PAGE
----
3 Rosemount schools don't make AYP
Twenty-two District 196 schools, including three in Rosemount, have been identified for failing to make adequate yearly progress toward national No Child Left Behind goals. The district as a whole was also identified for failing to make AYP.
Eleven district schools made AYP.
The AYP designation is based in large part on the performance of students on Minnesota Comprehensive Assessment reading and math tests given in the spring. Districts and individual schools are assessed based on overall performance and on the performance of sub-groups within the student population. Participation in the test, attendance and graduation rates also factor in.
Sub-groups include categories based on economic situation, native language, race and special education needs.
Rosemount, Red Pine and Diamond Path elementary schools failed to make AYP this year. RES and Red Pine fell short in the performance of special education students on the MCA reading and math tests. Diamond Path fell short in the performance of Hispanic students on the MCA reading test.
Overall, the district failed to make AYP for the performance of black and special education students on the MCA reading and math tests, the performance of ELL students on the MCA reading test and the performance of Native American students and students eligible for reduced-price lunches on the MCA math test.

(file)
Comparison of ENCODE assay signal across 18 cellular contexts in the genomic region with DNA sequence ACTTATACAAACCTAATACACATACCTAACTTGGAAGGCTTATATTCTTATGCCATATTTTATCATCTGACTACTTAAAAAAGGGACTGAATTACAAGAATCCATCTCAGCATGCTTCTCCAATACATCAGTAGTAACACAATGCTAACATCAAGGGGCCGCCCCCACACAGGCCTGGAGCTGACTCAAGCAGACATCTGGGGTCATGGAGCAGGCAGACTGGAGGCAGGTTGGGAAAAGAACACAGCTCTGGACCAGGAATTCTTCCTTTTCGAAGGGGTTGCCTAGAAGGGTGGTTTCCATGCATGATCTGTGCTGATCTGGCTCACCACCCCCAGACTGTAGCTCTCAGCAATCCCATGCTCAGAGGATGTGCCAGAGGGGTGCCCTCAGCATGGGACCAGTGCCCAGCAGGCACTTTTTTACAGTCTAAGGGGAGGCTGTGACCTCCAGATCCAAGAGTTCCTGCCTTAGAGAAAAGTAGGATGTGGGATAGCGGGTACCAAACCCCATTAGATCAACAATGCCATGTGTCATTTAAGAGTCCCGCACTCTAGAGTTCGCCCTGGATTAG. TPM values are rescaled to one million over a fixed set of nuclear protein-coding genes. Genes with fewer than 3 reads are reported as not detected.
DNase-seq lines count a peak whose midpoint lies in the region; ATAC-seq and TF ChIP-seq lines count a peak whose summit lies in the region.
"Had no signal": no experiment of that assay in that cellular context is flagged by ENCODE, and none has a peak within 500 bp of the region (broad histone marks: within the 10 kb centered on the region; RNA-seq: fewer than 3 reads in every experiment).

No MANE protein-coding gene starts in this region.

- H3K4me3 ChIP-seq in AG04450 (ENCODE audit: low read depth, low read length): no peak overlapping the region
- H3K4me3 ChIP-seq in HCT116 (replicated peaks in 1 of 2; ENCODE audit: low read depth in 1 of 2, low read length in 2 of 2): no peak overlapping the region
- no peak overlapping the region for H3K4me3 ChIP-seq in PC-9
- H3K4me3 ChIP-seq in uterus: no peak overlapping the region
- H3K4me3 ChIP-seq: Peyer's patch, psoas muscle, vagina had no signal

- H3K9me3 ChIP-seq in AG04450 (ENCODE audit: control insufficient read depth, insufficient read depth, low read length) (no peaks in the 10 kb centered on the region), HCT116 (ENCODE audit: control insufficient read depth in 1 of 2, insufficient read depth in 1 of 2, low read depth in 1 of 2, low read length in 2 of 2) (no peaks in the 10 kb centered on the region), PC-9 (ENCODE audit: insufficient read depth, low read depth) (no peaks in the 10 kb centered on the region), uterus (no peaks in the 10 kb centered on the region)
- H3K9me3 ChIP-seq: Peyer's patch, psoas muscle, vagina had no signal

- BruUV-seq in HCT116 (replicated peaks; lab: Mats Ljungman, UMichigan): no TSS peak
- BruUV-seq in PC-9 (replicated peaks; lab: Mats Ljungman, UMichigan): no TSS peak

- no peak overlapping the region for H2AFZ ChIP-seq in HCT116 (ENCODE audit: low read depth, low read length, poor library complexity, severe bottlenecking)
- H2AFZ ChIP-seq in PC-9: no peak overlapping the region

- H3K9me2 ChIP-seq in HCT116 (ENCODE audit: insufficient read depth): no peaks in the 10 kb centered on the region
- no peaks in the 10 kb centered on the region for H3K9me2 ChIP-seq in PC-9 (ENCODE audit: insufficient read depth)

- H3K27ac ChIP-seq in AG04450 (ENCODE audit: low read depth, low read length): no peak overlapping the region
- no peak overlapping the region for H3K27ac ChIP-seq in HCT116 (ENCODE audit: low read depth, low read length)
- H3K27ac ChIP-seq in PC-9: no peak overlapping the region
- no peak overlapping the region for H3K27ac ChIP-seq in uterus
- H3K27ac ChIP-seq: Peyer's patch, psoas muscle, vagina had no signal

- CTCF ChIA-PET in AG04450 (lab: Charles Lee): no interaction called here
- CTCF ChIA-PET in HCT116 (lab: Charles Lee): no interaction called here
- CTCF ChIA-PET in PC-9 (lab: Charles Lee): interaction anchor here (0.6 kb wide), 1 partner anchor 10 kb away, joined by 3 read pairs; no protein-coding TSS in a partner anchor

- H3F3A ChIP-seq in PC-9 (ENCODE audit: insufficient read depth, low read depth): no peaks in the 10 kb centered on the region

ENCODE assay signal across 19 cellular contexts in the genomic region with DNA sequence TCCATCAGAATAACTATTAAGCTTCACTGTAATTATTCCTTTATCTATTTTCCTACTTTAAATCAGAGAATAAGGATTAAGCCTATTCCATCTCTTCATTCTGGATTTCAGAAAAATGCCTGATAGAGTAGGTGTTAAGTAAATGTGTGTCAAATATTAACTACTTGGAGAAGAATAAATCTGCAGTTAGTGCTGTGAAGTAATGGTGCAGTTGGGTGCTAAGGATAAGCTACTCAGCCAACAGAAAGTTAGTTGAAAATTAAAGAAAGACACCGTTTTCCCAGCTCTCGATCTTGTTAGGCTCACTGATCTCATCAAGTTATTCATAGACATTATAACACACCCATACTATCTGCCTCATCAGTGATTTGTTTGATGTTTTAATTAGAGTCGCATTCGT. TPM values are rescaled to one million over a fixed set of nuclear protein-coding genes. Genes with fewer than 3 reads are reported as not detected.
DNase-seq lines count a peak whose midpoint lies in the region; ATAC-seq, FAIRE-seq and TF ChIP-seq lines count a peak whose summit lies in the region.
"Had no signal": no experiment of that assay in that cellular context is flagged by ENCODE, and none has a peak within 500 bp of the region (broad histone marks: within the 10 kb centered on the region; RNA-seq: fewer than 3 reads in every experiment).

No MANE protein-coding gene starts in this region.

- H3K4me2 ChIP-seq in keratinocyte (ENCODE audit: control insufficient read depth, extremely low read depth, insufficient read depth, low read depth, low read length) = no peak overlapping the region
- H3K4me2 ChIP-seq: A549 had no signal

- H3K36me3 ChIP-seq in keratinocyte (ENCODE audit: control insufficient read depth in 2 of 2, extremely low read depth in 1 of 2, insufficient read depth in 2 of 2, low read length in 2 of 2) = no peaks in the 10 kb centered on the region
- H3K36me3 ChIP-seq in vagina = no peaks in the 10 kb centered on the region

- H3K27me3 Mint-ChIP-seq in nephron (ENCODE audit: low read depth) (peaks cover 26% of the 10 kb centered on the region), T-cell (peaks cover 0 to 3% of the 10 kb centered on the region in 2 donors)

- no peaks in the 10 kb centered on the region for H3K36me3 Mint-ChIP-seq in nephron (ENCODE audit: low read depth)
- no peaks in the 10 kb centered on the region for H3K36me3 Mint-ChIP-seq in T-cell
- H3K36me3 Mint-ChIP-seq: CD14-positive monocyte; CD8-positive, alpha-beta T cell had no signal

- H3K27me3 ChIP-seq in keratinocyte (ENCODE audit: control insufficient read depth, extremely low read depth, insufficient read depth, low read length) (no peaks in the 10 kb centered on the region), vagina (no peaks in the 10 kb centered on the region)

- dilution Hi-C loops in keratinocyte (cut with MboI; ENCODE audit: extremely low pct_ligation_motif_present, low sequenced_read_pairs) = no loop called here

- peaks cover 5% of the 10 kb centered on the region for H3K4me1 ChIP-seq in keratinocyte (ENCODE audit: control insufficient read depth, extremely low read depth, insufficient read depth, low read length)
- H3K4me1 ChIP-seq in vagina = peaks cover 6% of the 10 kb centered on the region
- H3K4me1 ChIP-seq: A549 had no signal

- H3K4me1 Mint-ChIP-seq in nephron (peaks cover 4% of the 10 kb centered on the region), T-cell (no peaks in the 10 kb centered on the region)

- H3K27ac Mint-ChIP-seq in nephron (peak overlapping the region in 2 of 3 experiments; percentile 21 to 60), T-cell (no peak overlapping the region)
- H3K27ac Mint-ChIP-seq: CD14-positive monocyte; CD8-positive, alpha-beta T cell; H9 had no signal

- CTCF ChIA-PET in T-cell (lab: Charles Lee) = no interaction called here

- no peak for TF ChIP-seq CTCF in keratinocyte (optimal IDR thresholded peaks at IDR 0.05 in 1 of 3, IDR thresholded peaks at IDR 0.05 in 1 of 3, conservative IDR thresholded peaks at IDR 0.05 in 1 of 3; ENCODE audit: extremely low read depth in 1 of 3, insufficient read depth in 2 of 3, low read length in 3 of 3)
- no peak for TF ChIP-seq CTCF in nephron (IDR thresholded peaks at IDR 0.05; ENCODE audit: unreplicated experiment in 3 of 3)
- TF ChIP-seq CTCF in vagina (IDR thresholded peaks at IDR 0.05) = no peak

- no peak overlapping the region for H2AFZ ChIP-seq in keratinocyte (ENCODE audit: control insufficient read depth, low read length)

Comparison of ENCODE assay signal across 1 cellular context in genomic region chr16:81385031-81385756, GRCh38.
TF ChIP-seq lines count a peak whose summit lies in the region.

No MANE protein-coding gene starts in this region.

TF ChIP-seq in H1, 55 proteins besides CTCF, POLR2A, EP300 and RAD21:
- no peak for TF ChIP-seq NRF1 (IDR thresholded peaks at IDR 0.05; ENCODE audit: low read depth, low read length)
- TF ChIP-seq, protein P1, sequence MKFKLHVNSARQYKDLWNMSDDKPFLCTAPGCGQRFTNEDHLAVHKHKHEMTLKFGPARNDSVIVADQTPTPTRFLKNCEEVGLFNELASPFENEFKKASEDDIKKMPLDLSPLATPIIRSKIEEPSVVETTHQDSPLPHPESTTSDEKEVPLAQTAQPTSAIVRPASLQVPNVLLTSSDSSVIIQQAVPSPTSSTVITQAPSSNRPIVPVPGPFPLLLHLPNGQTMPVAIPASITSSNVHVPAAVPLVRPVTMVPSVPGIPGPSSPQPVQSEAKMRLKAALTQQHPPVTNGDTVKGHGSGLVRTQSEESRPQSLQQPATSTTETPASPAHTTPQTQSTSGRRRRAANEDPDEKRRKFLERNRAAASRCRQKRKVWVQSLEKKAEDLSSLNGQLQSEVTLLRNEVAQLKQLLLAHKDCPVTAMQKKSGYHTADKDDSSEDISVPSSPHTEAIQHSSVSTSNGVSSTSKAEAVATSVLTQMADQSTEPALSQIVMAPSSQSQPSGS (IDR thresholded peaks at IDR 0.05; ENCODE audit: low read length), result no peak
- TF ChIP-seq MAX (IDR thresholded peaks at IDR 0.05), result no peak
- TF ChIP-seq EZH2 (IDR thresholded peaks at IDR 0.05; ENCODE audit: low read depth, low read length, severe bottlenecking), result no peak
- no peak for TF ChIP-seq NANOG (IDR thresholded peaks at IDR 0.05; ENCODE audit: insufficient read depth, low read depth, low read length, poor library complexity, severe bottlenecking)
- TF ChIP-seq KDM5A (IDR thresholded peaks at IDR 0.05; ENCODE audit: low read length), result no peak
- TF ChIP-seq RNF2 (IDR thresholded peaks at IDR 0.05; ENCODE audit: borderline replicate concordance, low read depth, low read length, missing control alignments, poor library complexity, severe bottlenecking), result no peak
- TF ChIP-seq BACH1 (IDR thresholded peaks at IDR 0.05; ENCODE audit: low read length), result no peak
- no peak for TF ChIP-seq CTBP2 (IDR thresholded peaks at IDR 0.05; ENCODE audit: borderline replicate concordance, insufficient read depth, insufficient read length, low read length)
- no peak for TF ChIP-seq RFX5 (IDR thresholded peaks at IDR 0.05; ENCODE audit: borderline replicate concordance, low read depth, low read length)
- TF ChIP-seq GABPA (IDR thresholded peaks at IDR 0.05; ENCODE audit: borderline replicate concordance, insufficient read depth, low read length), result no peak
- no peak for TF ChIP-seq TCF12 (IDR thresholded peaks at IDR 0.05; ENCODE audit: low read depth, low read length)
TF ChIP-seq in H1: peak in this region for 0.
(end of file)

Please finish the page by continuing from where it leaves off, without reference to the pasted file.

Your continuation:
Rosemount and Red Pine both made AYP last year. Diamond Path did not.
There are penalties for schools that fail repeatedly to make AYP, but those penalties only apply to schools that receive federal Title I funding. Diamond Path does not receive that funding.
Rosemount High School and Rosemount Middle School both made AYP this year after failing to do so last year.
District 196 schools failed to make AYP despite performing better than the state average overall on this year's MCA tests.
In order to make AYP, schools must show improvement in MCA scores by a set amount each year. No Child Left Behind legislation requires that all schools reach 100 percent proficiency by 2014 on statewide standardized tests like the MCA.
Superintendent Jane Berenz said the district uses AYP results as one of many measures of student achievement.
District 196 School board members had mixed opinions of the results Monday. Board member Kevin Sampers suggested the process is as much a result of politics as it is about what is best for students. But Art Coulson saw some value in the measure because it forces districts to pay attention to the development of all students.
"We still owe it to living up to educating all of our students to their fullest potential," Coulson said.